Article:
Unable to work, Steve M. applied for his ERISA governed disability benefits from UNUM in 2009 and was summarily denied his long term disability benefits originally and on appeal, forcing Steve M. to file the subject lawsuit against the insurer. According to the complaint that Steve M. and his lawyer filed on August 15, 2011, UNUM wrongfully denied Steve M. his ERISA-protected benefits and has breached its fiduciary duty. Consequently, the two ask the Missouri District Court to:
- Require UNUM to “compensate Plaintiff for losses incurred as a result of [UNUM’s] violations;
- Award Steve M. reasonable attorney’s fees
- Impose a surcharge on UNUM for money owed Steve M. under his UNUM long term disability plan; and
- Award Steve M. any other relief the court sees as “just and appropriate.”
Case 4: Disability Benefits Lawsuit filed in Michigan against UNUM
In their suit filed against UNUM Life Insurance Company in the United States Eastern District Court of Michigan (Southern Division), a health care employee and her disability attorney allege that the insurer ignored the medical records of Goldine F. when it discontinued paying her disability benefits in contradiction to the insurer’s ERISA plan terms and conditions. A sufferer of degenerative disc disease, Goldine F.’s insurance disability benefits relief was short-lived.
In a letter, dated March 16, 2009, the insurer enumerated Goldine F.’s maladies, all which supported her disability and proceeded to discontinue her benefits anyway. And, while all insurance policies provide for some discretion, UNUM’s discontinuation of Goldine F.’s disability benefits was unwarranted. Entitled to restoration of her disability benefits, Goldine F. has had to resort to hiring a disability lawyer to assist her in the pursuit of the restoration of her disability benefits from UNUM. With overwhelming evidence in support of her disabling condition, Goldine F. and her lawyer have asked the District Court of Michigan to enter a judgment in favor of Goldine F. and against UNUM and force the insurer to restore Goldine F.’s entitled disability benefits.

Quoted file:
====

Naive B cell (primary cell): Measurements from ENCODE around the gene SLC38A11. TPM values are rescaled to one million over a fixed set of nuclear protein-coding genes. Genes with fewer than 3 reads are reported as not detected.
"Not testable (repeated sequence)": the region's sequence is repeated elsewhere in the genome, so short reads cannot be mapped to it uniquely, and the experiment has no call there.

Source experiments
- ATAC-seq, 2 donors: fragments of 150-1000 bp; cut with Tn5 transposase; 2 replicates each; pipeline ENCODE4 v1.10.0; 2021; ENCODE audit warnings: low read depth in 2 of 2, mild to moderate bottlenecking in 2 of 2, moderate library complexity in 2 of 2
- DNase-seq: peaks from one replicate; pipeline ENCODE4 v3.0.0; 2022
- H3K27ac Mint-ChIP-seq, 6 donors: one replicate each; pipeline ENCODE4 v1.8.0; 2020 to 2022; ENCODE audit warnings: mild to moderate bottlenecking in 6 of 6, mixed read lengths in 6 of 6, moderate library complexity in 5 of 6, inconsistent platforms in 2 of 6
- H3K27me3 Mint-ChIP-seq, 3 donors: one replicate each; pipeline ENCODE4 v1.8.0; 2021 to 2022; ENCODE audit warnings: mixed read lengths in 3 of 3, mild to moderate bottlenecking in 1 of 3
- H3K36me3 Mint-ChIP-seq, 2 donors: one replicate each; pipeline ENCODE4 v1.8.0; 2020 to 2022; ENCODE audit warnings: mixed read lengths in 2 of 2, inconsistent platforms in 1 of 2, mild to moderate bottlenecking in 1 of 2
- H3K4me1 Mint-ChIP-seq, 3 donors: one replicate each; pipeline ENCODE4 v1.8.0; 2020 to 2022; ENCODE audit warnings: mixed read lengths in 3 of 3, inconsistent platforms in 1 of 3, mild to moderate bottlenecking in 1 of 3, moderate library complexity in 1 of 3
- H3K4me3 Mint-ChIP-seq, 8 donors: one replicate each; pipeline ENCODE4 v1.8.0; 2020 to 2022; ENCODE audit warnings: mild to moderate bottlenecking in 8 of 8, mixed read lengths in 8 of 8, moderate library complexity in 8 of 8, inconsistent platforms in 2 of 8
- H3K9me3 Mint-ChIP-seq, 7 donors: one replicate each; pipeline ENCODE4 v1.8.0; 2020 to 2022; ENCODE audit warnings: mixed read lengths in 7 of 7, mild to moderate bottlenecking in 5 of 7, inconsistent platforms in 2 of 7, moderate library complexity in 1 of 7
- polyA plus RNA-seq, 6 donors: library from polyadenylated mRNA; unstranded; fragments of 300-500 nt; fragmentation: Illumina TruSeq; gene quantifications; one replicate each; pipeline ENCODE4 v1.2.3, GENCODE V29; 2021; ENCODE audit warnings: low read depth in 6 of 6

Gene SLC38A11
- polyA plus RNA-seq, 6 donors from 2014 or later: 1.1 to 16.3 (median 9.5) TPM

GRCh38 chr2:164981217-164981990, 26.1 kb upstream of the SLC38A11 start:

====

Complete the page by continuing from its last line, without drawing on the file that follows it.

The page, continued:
Case 5: Disability Benefits Lawsuit filed in Michigan against UNUM
An outside marketer, Henry L. was forced to cease work in August of 2009 due to multiple medical problems. Unable to “engage in any type of gainful employment,” Henry L.’s original claim for disability benefits to UNUM was honored and he collected disability benefits for nine months. Then, as of March 23, 2010, Laten’s disability benefits were revoked contrary to medial and other evidence of Henry L.’s disabling conditions.
Henry L. promptly appealed the termination of his disability benefits from UNUM and has wrongfully been denied his disability benefits by the insurer. Consequently, Henry L. and his disability lawyer filed a complaint in the United States District Court Eastern District of Michigan to ask the Court to force the insurer to award him entitled disability benefits, attorney’s fees, court costs, and interest.